Tuesday, October 28, 2003
Open Voting Consortium
I have been on a mailing list for the Open Voting Consortium, where we are working on a design for Open Source software for touch-screen electronic voting machines. In the trade, these products are known as DRE (Direct Recording Electronic) machines, or jut DREs. The plan is to produce an auditable system in which the machines cannot be fiddled to count votes differently from what the voter told the machine to do. This means, among other things, producing a paper audit trail, and a printed ballot that the voter would have to verify before depositing it in the ballot box. In case of discrepancies between the electronic tally and the paper, the entire process could be checked over step by step.
Alan Dechert, the leader of the Consortium, handed out sample printouts from the demo version of the system at the UC Santa Cruz Forum on Electronic Voting.
Defects in current voting technology, law, and procedures became painfully evident in Florida in the 2000 Presidential election, where there were vehement allegations of misconduct from both the Democratic and Republican sides, and equally vehement rebuttals. For example, the Republicans complained vociferously that the Democrats wanted to disenfranchise troops overseas by throwing out illegal absentee ballots.
There was no doubt whatsoever that tens of thousands of voters did not have their votes counted in the way they intended, because of problems with ballot design, and the fact that punched card ballots could not be verified before being placed in the ballot box. Problems included unintentionally voting for the wrong candidate (Pat Buchanan, in allmost every case), double voting (for Buchanan and then Gore, in almost every case), and failure of the cards to punch cleanly, resulting in "hanging", "dimpled", and "pregnant" chads. Without these problems, Gore would have won Florida convincingly. As it was, the election was in doubt for several weeks, with the parties and the media variously estimating changing margins of victory for either Bush or Gore, and various Florida courts and the U. S. Supreme court contradicting each other on the proper procedures for resolving the matter, amid further partisan bickering.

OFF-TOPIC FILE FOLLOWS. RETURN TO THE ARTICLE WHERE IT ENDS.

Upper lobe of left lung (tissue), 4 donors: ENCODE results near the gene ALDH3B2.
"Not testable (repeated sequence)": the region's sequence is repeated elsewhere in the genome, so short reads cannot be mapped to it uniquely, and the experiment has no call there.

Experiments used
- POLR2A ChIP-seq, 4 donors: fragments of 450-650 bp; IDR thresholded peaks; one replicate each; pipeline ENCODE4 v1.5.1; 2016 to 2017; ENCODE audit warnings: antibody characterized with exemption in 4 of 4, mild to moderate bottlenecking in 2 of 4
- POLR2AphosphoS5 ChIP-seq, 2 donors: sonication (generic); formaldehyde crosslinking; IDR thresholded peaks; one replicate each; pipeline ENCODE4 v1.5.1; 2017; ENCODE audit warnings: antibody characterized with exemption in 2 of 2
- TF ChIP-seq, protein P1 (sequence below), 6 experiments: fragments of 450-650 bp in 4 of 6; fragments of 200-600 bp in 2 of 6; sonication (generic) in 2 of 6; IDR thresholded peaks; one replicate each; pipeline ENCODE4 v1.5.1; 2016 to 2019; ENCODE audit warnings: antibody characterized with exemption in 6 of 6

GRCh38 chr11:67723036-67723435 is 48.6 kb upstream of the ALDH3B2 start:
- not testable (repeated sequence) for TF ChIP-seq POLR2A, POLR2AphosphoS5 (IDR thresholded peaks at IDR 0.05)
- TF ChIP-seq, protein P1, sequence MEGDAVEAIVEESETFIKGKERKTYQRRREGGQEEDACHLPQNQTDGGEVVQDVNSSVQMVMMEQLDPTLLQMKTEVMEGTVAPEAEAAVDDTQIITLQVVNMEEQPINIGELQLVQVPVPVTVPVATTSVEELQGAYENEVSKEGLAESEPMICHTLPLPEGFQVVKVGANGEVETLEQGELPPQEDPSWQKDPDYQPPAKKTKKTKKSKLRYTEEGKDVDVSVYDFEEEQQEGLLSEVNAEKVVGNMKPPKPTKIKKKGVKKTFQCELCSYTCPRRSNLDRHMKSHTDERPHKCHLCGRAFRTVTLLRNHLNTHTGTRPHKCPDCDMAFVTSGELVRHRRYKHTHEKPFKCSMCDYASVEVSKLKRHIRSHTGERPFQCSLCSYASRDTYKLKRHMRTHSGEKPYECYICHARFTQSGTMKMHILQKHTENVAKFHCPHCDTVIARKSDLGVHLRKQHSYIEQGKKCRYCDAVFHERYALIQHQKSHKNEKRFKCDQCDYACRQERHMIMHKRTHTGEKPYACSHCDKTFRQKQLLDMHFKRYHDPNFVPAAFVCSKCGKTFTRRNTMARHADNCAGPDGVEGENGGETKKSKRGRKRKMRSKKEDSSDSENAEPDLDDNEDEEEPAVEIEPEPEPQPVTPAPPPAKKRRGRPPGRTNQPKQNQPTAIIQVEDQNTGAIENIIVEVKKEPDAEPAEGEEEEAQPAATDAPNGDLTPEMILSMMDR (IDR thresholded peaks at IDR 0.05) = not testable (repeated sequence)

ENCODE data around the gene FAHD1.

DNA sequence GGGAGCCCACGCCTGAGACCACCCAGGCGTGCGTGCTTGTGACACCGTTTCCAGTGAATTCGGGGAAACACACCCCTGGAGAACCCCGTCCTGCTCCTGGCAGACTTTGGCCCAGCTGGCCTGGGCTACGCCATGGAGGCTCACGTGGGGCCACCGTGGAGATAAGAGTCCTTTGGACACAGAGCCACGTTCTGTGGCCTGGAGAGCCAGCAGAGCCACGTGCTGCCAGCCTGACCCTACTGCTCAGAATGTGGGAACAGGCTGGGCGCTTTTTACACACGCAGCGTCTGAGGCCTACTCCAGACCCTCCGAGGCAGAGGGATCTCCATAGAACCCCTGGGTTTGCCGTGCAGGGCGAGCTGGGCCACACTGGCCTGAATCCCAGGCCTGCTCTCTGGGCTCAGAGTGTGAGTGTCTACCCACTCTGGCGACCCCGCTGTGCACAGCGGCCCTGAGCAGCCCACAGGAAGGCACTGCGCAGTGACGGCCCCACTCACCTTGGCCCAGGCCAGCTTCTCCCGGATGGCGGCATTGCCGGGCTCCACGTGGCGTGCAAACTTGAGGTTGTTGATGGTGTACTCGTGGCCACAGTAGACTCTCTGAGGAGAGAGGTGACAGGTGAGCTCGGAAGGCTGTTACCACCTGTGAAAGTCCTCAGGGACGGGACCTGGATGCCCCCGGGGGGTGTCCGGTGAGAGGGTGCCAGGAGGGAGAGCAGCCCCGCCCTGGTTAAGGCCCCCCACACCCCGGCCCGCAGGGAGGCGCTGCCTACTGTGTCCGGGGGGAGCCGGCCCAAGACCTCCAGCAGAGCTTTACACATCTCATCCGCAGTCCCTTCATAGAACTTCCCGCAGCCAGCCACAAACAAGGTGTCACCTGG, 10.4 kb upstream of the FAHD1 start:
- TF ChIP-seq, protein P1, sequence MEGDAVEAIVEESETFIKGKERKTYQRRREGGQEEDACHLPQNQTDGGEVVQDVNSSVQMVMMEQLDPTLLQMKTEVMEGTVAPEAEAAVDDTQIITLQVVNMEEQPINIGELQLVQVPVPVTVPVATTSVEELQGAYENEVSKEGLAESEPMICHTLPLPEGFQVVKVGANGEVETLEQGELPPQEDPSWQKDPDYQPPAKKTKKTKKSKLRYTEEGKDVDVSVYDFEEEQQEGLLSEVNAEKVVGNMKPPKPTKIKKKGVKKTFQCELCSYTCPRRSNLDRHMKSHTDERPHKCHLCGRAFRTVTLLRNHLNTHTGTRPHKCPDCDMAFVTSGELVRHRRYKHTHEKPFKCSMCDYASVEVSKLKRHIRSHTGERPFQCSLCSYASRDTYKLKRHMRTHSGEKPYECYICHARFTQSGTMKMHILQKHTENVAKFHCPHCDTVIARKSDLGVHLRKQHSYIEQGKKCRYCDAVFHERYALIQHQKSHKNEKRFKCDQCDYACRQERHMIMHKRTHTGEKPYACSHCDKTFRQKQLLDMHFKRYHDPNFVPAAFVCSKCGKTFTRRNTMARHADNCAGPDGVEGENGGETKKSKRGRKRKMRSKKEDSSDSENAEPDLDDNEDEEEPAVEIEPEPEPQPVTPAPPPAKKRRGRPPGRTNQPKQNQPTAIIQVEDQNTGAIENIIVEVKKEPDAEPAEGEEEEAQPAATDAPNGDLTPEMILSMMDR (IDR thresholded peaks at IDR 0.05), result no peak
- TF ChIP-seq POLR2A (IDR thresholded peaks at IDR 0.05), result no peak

Elections have been stolen or subverted for nearly as long as there have been elections, going back at least to the Athenian and Roman Senates. In modern times, no major party has shown itself to be better or worse than any other. Nixon's dirty tricksters were certainly no worse in intent than the way "Landslide" Lyndon Johnson won election to the U. S. Senate in 1948 by having 200 extra ballots mysteriously turn up several days after the polls had closed. The Democratic machine in Chicago used to go by the motto "Vote early and often", and relied heavily on the cemetery vote.
At any rate, after the Florida debacle, Congress passed the Help America Vote Act (HAVA), which provided Federal funds for upgrading voting systems, and mandated certain improvements in technology, including electronic touch-screen voting for the disabled, with auditory assistance and feedback for the blind and visually impaired. However, HAVA did not go far enough, in the opinion of election experts, in mandating security features and procedures to protect the integrity of elections.
We all knowr from experience that a computer can take your instructions and then do something completely different. Program bugs can cause incorrect computation, incorrect writing of files, loss and corruption of data, or outright crashes. Malicious code, whether inserted by trusted insiders or external attackers, could deliberately change votes as they are cast, and in the absence of hardware security measures, even fake an audit trail.